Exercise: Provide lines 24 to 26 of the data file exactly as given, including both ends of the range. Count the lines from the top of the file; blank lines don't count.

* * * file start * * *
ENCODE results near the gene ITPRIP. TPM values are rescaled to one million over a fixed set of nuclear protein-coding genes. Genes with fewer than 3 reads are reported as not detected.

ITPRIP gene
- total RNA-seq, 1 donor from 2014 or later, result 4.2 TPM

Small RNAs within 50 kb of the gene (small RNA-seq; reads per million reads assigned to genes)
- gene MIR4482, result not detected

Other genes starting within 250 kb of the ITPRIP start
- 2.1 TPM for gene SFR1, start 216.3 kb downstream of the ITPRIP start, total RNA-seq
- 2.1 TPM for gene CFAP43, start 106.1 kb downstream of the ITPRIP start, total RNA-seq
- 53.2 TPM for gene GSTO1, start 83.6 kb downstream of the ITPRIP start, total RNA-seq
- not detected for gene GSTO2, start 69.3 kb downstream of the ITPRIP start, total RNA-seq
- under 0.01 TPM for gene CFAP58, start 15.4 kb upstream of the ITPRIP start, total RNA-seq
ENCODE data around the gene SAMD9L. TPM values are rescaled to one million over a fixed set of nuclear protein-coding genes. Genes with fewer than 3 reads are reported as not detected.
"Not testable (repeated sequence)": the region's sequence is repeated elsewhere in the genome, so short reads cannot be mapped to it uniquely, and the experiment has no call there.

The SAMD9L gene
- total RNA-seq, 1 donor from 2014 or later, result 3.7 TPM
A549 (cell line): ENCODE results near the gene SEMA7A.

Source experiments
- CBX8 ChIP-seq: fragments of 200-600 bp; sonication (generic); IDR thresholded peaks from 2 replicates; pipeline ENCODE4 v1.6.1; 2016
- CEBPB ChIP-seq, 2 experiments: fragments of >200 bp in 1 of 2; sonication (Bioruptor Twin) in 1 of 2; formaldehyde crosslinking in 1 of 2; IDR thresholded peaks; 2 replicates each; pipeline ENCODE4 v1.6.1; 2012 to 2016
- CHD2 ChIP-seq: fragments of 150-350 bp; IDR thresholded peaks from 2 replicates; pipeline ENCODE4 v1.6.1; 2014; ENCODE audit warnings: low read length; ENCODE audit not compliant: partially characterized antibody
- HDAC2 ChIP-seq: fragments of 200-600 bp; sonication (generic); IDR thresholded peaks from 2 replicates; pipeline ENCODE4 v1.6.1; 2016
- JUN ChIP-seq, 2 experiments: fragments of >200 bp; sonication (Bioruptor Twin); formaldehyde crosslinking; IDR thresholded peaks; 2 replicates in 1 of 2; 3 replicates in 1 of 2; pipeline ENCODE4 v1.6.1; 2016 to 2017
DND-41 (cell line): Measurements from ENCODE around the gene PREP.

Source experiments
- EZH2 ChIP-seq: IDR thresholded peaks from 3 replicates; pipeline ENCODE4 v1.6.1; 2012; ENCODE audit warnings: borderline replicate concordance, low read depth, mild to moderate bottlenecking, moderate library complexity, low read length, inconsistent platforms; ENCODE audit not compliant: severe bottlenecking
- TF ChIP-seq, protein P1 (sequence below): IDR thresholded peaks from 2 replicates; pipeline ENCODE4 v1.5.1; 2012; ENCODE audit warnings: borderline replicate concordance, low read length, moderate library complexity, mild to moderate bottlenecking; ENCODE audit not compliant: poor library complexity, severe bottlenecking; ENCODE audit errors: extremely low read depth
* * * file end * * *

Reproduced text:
Source experiments
- EZH2 ChIP-seq: IDR thresholded peaks from 3 replicates; pipeline ENCODE4 v1.6.1; 2012; ENCODE audit warnings: borderline replicate concordance, low read depth, mild to moderate bottlenecking, moderate library complexity, low read length, inconsistent platforms; ENCODE audit not compliant: severe bottlenecking
- TF ChIP-seq, protein P1 (sequence below): IDR thresholded peaks from 2 replicates; pipeline ENCODE4 v1.5.1; 2012; ENCODE audit warnings: borderline replicate concordance, low read length, moderate library complexity, mild to moderate bottlenecking; ENCODE audit not compliant: poor library complexity, severe bottlenecking; ENCODE audit errors: extremely low read depth